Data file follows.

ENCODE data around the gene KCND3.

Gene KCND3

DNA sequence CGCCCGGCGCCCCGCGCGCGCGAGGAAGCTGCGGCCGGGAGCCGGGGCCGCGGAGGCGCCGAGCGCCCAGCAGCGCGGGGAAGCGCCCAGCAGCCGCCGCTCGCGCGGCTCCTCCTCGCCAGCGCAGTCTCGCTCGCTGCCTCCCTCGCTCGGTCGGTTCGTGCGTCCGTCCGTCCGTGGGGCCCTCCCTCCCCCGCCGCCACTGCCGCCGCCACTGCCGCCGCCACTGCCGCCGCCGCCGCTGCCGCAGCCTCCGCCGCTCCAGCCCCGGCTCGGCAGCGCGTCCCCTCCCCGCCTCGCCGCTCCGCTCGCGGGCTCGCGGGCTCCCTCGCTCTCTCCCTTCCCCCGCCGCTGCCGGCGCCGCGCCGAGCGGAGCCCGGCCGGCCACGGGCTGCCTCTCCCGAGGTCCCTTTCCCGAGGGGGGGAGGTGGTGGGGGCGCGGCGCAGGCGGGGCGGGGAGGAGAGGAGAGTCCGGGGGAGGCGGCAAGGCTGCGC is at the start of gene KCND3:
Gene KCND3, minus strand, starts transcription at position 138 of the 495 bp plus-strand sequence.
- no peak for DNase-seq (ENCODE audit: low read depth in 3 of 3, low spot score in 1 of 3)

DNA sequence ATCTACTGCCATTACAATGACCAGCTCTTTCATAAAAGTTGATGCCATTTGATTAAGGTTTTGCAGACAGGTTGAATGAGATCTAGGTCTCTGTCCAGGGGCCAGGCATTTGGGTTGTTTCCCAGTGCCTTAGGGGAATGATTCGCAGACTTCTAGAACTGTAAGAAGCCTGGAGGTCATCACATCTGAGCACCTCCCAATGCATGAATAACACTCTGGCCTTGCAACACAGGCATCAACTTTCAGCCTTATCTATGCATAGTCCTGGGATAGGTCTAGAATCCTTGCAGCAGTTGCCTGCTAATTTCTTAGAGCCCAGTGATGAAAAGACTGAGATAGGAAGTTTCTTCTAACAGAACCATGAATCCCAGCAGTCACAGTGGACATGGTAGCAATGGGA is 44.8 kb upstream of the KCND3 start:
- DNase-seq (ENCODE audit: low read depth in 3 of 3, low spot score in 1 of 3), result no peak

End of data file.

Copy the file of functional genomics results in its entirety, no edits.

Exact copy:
ENCODE data around the gene KCND3.

Gene KCND3

DNA sequence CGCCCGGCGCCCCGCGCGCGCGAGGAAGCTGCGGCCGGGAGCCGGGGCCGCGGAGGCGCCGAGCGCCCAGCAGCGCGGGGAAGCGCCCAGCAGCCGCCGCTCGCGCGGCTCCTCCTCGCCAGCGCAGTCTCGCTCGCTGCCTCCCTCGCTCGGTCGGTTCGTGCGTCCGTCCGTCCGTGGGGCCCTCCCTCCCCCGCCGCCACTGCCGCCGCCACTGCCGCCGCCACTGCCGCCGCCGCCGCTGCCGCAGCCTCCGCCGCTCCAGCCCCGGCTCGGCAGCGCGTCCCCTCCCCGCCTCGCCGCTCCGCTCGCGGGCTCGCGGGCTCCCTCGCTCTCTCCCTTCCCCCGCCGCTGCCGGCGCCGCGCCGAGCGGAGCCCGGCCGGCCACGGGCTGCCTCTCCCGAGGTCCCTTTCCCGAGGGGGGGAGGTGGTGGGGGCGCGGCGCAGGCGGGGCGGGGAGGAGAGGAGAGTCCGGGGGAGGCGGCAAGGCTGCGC is at the start of gene KCND3:
Gene KCND3, minus strand, starts transcription at position 138 of the 495 bp plus-strand sequence.
- no peak for DNase-seq (ENCODE audit: low read depth in 3 of 3, low spot score in 1 of 3)

DNA sequence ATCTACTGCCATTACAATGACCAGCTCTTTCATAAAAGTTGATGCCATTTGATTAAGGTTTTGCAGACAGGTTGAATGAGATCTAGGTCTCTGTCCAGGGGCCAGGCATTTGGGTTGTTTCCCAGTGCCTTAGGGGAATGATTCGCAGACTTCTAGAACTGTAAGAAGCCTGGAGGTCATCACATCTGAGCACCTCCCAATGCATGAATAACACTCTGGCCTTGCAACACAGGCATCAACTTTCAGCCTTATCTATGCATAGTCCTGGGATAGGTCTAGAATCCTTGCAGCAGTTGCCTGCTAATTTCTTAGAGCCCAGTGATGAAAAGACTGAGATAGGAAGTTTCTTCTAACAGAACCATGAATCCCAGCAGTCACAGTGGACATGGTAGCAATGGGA is 44.8 kb upstream of the KCND3 start:
- DNase-seq (ENCODE audit: low read depth in 3 of 3, low spot score in 1 of 3), result no peak